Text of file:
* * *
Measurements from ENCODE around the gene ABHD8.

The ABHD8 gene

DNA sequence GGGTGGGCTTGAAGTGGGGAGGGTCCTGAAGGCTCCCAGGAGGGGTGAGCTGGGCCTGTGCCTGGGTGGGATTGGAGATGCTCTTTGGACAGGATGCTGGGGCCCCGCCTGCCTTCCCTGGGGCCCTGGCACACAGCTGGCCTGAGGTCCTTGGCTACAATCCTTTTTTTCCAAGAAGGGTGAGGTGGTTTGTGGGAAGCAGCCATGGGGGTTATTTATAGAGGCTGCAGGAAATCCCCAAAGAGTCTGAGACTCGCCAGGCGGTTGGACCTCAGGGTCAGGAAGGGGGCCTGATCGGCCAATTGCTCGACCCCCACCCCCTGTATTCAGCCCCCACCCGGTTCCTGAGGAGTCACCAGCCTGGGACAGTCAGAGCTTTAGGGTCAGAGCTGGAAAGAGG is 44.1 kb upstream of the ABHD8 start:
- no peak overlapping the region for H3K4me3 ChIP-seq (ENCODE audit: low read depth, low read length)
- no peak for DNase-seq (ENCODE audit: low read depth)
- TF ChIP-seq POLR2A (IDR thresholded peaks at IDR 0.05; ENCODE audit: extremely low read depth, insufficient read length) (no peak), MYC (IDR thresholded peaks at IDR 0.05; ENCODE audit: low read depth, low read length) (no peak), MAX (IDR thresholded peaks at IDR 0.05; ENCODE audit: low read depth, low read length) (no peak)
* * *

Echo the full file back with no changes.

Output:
Measurements from ENCODE around the gene ABHD8.

The ABHD8 gene

DNA sequence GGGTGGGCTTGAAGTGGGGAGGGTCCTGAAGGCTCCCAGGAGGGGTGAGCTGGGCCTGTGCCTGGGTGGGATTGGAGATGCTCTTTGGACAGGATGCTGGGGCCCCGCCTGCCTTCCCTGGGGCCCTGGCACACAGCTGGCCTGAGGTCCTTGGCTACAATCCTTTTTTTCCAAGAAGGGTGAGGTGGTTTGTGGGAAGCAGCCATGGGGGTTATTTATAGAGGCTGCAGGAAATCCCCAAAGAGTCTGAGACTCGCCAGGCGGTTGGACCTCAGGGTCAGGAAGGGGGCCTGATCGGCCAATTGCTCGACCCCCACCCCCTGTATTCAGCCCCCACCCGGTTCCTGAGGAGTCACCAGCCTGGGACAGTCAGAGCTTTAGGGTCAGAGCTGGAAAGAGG is 44.1 kb upstream of the ABHD8 start:
- no peak overlapping the region for H3K4me3 ChIP-seq (ENCODE audit: low read depth, low read length)
- no peak for DNase-seq (ENCODE audit: low read depth)
- TF ChIP-seq POLR2A (IDR thresholded peaks at IDR 0.05; ENCODE audit: extremely low read depth, insufficient read length) (no peak), MYC (IDR thresholded peaks at IDR 0.05; ENCODE audit: low read depth, low read length) (no peak), MAX (IDR thresholded peaks at IDR 0.05; ENCODE audit: low read depth, low read length) (no peak)